Hanaa Malallah | From Figuration to Abstraction

Friday 27th October 2017


Saturday 13th January 2018

Tue-Fri 11am-6pm, Sat 12-5pm

Hanaa Malallah returns for her third solo exhibition at The Park Gallery with the most ambitious show of her work to date, charting her emergence as one of the foremost artists in Baghdad in the 1980s & 1990s.

Malallah’s artistic instincts were evident as a rebellious but talented teenager who was selected for submission to the Baghdad Institute of Fine Arts at the age of 14, where she would receive a general education in art for two years before gaining a diploma in printmaking under Rafa Al Nasiri. At the age of 16 she became interested in abstract art, having first seen and become deeply intrigued by Shaker Hassan Al Said’s work. From 1983 to 1988, Malallah studied for a Bachelor’s in fine art with a specialisation in oil painting, her belief being that in order to become an abstract artist, she would first have to learn to master oils and realist painting.

The exhibition brings together a small group of portraits and self-portraits from the late 1980s and early 1990s, and abstract works on canvas and paper executed between 1988 and 2002 in Baghdad. Malallah has been painting self-portraits since she was an adolescent and continues to do so up to this day, finding a sense of mystery in the process. Although many of these were looted from her home in Baghdad after she was forced to flee the country in 2007, four excellent examples are present here. She would also paint people she encountered in day-to-day life. The Guard (1991) is a seminal large-scale painting which hints at the increasingly abstract path her technique would soon follow. Here we see both her masterful control of oils in the sensitive treatment of the subject – a security guard at the National Museum of Iraq – as well as her increasingly abstract motifs in the representation of the artefacts that flank him. Many antiquities such as these were looted in the immediate aftermath of the 2003 invasion of Iraq, from the museum that was formative to the young artist’s development in her frequent visits there.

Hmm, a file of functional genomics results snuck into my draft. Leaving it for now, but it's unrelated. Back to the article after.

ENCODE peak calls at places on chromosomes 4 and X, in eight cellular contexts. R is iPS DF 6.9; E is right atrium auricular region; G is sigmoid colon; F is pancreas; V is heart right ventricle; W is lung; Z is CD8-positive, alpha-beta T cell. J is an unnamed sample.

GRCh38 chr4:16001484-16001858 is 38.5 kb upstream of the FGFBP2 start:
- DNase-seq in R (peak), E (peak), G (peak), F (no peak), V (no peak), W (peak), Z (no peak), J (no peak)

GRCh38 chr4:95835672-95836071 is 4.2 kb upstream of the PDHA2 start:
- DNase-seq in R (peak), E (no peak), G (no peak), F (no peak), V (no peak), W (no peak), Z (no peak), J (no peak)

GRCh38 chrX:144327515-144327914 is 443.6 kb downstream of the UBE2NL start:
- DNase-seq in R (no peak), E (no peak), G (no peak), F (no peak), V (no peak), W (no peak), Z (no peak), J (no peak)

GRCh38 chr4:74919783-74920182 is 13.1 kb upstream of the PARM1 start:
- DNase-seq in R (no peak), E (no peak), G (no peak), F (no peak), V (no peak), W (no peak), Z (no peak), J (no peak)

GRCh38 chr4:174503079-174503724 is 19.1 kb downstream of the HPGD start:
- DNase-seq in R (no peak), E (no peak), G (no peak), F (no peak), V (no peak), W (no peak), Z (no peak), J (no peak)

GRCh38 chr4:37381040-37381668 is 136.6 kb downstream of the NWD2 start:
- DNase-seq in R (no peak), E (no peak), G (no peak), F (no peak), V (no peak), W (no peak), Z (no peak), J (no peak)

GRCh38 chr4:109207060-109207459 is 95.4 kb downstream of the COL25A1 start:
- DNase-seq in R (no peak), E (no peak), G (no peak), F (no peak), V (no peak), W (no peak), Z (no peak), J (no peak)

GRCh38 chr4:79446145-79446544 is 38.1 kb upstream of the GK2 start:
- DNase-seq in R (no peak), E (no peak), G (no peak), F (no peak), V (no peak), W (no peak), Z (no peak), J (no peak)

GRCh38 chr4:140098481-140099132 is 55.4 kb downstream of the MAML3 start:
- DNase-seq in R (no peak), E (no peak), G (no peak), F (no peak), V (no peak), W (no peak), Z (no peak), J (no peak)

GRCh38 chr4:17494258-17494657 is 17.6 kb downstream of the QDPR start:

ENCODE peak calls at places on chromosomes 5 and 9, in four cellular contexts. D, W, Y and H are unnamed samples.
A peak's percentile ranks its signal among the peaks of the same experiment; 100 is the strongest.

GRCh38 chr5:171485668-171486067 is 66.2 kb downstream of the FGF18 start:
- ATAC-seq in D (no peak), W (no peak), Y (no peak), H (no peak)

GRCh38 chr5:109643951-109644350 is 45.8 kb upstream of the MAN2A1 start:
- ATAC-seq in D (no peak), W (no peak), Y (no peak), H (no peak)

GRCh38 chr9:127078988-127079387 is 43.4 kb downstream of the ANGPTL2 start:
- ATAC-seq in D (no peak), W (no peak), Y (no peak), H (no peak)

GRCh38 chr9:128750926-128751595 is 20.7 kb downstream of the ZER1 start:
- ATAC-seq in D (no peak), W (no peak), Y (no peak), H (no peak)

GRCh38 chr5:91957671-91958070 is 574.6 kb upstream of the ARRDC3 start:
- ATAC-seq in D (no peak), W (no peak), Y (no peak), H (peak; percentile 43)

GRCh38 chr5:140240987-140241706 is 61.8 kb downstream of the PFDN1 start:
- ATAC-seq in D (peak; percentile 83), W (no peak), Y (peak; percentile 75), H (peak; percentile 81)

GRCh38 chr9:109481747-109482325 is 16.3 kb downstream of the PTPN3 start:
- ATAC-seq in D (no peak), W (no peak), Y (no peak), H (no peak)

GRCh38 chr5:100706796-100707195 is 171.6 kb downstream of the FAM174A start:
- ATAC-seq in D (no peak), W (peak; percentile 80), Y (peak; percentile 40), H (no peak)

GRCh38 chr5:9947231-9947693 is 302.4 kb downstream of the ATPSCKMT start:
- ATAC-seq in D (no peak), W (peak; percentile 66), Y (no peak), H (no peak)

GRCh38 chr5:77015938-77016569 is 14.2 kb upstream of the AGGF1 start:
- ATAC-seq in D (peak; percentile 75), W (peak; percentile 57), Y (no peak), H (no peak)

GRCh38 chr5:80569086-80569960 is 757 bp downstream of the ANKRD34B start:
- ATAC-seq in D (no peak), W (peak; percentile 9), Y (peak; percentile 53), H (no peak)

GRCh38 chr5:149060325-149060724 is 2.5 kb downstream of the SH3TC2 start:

By 1990, Malallah had begun to focus on abstraction, marking the beginning of a period of great creativity. This manifested itself particularly in her interest with symbols, apparent in the group of mixed media and canvas works presented here. Sketch of Alwaarka Wall Temple Artwork (1991) makes repeated use of the Phoenician symbol Ayn (eye), a letter that exists in Arabic and Hebrew to this day (and from which the Latin O is derived). The carefully ordered circular symbols and the missing spaces are early hints at the artist’s fascination with the relationship between order and chaos, a sentiment which reflected her existence in a turbulent environment. This interest in symbols would later lead the artist to complete a PhD in Philosophy of Painting in 2005, with her thesis on ‘Logic Order in Ancient Mesopotamian Painting’. UN sanctions imposed against Iraq in August 2000 marked the beginning of the artist’s engagement with mixed media and found objects, central to her work even today. The Tickets (1991) and Street (1993) are at once autobiographical and indicative of her lack of access to proper artist’s materials.